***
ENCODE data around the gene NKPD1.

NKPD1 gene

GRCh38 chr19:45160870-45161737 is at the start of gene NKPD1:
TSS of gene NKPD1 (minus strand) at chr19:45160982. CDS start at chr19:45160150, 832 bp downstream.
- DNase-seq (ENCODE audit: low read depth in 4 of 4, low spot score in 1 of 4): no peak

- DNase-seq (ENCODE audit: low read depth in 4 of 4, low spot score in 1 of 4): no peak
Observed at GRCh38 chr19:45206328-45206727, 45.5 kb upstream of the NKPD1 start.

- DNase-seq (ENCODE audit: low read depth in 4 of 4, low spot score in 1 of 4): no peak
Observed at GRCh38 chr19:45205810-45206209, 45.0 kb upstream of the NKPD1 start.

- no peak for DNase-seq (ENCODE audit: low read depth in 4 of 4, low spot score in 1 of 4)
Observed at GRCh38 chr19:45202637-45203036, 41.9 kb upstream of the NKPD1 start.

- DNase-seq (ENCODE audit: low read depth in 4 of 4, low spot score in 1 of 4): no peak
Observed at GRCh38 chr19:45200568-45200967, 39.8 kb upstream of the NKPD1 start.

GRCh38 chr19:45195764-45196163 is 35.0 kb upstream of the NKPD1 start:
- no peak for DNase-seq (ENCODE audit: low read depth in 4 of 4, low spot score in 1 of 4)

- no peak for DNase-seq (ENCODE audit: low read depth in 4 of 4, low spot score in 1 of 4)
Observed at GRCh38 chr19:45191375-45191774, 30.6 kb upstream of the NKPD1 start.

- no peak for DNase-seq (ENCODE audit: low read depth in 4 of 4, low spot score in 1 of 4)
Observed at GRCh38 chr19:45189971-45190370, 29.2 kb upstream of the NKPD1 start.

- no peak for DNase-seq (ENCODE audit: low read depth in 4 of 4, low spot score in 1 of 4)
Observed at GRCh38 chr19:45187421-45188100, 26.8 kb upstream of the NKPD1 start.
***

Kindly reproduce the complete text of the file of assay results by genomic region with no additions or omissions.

ENCODE data around the gene NKPD1.

NKPD1 gene

GRCh38 chr19:45160870-45161737 is at the start of gene NKPD1:
TSS of gene NKPD1 (minus strand) at chr19:45160982. CDS start at chr19:45160150, 832 bp downstream.
- DNase-seq (ENCODE audit: low read depth in 4 of 4, low spot score in 1 of 4): no peak

- DNase-seq (ENCODE audit: low read depth in 4 of 4, low spot score in 1 of 4): no peak
Observed at GRCh38 chr19:45206328-45206727, 45.5 kb upstream of the NKPD1 start.

- DNase-seq (ENCODE audit: low read depth in 4 of 4, low spot score in 1 of 4): no peak
Observed at GRCh38 chr19:45205810-45206209, 45.0 kb upstream of the NKPD1 start.

- no peak for DNase-seq (ENCODE audit: low read depth in 4 of 4, low spot score in 1 of 4)
Observed at GRCh38 chr19:45202637-45203036, 41.9 kb upstream of the NKPD1 start.

- DNase-seq (ENCODE audit: low read depth in 4 of 4, low spot score in 1 of 4): no peak
Observed at GRCh38 chr19:45200568-45200967, 39.8 kb upstream of the NKPD1 start.

GRCh38 chr19:45195764-45196163 is 35.0 kb upstream of the NKPD1 start:
- no peak for DNase-seq (ENCODE audit: low read depth in 4 of 4, low spot score in 1 of 4)

- no peak for DNase-seq (ENCODE audit: low read depth in 4 of 4, low spot score in 1 of 4)
Observed at GRCh38 chr19:45191375-45191774, 30.6 kb upstream of the NKPD1 start.

- no peak for DNase-seq (ENCODE audit: low read depth in 4 of 4, low spot score in 1 of 4)
Observed at GRCh38 chr19:45189971-45190370, 29.2 kb upstream of the NKPD1 start.

- no peak for DNase-seq (ENCODE audit: low read depth in 4 of 4, low spot score in 1 of 4)
Observed at GRCh38 chr19:45187421-45188100, 26.8 kb upstream of the NKPD1 start.